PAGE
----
Ms. 45


“Dark Angel.”

Abel Ferrara is one of the most interesting of American film-makers, with an uncompromising vision that has seen him almost entirely shut out of mainstream cinema: the closest he’s come to a Hollywood movie was his Invasion of the Body-Snatchers remake, which was a failure on just about every level. Instead, he’s been on the outside, looking in, with films that range from the brilliant to the near-unwatchable. You never know what you’re going to get. It can be something raw and amazing, like Bad Lieutenant, or it can be a garbled, self-indulgent mess, such as his attempt to adapt William Gibson’s New Rose Hotel.

Ms. 45 falls firmly into the first category, held together by an amazing, luminescent performance from the then 17-year old Zoe Tamerlis [a.k.a. Zoe Lund], whose character Thana is entirely mute – except for one word, whispered in the final scene. She works in a garment factory, run by sleazy owner Albert (Sinkys): one day, she is raped on the way home. Worse follows, as when she stumbles in to her apartment, another intruder is there, and violates her again. However, with the aid of a convenient domestic appliance, she kills him – and now possesses his gun, with which she can take on, single-handed, the men she now perceives as threats.

As Thana’s mental state disintegrates, however, her action gradually shift away from justified. While the viewer initially sympathizes with her, and cheers her on, it slowly becomes apparent that she has become entirely unhinged, paranoid and delusional. She goes from reaction to pro-action, dressing up and going out with the specific intent of luring men in and killing them. In many ways, Thana ends up worse than those who triggered her rage, spiralling down into what are basically random acts of violence: Tamerlis had, allegedly, been a victim of rape the previous year by a professor at Mount Holyoke College, and did not report it. As Ferrara put it, “Women are brought up in a male dominated society. You’re being raped every day, one way or another. That is the metaphor of the film.”

Hmm. While I can acknowledge the political subtext in Thana’s muteness [especially since it appears largely to be psychological, going by the last scene], I’m not quite sure how seriously I take this claim overall, given Ferrara actually plays one of the rapists, and a large percentage of the time is spent objectifying and fetishizing his lead actress, to the extent where Chris felt she looked like a supporting actress in a Robert Palmer video. Perhaps the most memorably instance of this is Thana, dressing up as a nun – but one that also wears stocking and suspenders – before heading out to a Halloween party. With her blood-red lipstick, she kisses each of the bullets before loading them into her gun, a sequence which tells us much about Ferrara’s repressed Catholicism [also apparently rampant in Lieutenant, where both Ferrara and Lund worked on the script], as well as paying homage to the other great New York street-sweeper, Travis Bickle from Taxi Driver.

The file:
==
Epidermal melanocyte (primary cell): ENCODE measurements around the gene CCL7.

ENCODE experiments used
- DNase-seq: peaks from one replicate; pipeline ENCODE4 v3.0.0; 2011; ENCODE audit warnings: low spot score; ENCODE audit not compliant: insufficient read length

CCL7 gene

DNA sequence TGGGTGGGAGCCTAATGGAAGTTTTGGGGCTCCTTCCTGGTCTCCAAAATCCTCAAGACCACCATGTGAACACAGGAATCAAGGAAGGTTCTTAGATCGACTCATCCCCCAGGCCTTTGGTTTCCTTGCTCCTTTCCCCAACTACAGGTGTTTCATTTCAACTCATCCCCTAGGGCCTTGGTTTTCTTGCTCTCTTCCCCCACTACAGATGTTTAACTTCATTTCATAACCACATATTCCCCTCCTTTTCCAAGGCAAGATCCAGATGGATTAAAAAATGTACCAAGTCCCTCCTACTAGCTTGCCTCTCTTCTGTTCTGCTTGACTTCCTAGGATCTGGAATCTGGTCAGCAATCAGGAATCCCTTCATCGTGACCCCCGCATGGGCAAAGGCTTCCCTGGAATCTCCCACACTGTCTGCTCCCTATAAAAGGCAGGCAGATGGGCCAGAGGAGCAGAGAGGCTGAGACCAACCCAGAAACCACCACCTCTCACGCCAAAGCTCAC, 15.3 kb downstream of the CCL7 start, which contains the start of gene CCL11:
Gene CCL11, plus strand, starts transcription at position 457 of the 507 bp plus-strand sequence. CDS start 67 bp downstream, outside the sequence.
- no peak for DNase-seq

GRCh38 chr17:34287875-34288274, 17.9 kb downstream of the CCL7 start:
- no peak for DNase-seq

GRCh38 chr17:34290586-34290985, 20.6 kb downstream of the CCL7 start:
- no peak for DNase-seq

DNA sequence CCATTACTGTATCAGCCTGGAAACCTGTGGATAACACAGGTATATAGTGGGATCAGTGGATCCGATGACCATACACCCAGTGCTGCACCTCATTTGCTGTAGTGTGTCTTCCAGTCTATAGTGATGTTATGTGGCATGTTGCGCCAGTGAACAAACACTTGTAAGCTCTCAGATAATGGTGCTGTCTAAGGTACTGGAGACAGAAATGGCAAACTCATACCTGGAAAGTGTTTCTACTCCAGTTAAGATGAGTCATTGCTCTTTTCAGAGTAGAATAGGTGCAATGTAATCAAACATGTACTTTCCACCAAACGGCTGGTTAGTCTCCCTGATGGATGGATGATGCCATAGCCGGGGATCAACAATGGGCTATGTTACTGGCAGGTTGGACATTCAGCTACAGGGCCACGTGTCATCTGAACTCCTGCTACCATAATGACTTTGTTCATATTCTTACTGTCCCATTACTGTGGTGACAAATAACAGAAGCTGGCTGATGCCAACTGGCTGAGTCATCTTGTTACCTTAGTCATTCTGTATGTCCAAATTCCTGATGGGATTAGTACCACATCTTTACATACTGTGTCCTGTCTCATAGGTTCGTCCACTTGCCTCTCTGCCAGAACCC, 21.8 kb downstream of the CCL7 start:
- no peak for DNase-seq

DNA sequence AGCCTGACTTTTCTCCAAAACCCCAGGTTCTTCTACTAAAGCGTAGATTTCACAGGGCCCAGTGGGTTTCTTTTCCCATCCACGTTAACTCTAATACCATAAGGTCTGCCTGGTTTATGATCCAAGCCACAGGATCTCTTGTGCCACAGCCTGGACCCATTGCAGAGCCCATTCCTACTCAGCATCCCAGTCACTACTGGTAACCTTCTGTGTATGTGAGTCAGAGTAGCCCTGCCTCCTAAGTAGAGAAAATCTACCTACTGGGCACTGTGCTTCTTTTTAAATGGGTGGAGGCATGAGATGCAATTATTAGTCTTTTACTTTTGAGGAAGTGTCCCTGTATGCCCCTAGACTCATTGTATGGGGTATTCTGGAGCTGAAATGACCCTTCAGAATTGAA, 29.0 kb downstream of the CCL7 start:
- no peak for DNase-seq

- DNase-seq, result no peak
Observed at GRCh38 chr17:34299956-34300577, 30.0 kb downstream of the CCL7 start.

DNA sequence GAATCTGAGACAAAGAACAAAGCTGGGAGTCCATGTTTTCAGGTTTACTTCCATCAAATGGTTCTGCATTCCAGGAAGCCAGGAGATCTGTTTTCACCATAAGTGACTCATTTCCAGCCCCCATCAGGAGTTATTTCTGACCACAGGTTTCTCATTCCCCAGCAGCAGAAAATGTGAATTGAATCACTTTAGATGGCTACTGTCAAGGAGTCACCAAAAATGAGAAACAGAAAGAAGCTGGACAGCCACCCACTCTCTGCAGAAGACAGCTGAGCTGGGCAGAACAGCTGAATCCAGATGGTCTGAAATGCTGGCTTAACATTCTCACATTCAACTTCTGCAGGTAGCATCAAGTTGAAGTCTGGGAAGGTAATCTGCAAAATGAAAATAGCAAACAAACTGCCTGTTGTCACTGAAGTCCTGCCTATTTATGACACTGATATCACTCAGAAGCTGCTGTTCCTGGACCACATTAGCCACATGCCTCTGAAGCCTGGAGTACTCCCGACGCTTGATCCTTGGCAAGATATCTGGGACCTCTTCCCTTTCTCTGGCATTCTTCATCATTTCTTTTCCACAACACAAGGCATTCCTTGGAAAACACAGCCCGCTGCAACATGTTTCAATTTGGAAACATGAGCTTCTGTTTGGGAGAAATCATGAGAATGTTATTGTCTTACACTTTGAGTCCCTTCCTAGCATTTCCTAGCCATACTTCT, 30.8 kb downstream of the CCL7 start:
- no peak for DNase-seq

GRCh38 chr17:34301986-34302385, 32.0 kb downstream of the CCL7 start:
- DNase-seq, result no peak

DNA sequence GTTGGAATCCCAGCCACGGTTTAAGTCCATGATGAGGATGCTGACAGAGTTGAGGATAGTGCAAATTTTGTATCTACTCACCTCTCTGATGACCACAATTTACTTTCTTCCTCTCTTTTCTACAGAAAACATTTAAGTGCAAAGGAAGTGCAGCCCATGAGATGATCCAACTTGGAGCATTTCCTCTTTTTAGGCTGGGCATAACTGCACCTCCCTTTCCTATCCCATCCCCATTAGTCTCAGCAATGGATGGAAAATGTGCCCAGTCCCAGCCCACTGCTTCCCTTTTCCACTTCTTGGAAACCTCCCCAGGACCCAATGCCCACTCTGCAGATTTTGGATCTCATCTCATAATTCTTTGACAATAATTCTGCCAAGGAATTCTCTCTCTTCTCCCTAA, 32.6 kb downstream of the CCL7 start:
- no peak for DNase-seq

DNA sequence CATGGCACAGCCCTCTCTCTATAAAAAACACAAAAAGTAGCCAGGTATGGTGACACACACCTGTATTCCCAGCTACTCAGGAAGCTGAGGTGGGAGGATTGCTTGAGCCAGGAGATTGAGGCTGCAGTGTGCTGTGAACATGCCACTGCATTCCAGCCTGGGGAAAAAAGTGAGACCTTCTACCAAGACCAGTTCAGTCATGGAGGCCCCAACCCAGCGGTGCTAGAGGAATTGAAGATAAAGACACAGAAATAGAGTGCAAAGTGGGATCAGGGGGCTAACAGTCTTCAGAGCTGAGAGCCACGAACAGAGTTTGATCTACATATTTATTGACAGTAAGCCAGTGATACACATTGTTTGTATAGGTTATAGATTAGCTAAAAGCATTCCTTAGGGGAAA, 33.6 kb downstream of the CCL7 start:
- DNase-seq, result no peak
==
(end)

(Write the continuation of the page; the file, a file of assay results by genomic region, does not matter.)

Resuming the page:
Certainly, Tamerlis’s reading of the film is rather different. [Spoiler alert] “No, Ms. 45 is not about women’s liberation, any more than it is about mutes’ liberation, or garment workers’ liberation, or your liberation, or my own. Notice that her climactic victim is not a rapist in the clinical sense. He is her boss. The real rapist. Our real rapist… Ms. 45 presents a humble, yet well-crafted metaphor for rebellion of the any-sexed oppressed. But the gun was put in a woman’s hand. A woman carried that universal message, and so it was all the more powerful. It made us shiver. Male and female. Different timbres and temperatures of shiver, but shiver all round.”

Running counter to that, or perhaps lending it an additional depth, is that the one who stops Thana, in effect betraying her, is one of her own. It’s a woman and a fellow garment worker, her former friend Laurie (Stuto), who stabs her in the back, literally – a metaphor that I’m certain was not accidental, any more than the phallic positioning of the knife at Laurie’s crotch. [End spoilers] The subtext there seems to be that the oppressed can not be trusted to stick together in their battle against the oppressor, even though Laurie is a strong-enough personality in her own way. She certainly has no problem responding in kind to the barrage of verbal harrassment she and Thana suffer as they walk home from work. Our heroine, meanwhile, has ‘victim’ written all over her in the early stages of the film, though the strength she eventually finds and displays, is clearly in a radically different and anti-social direction.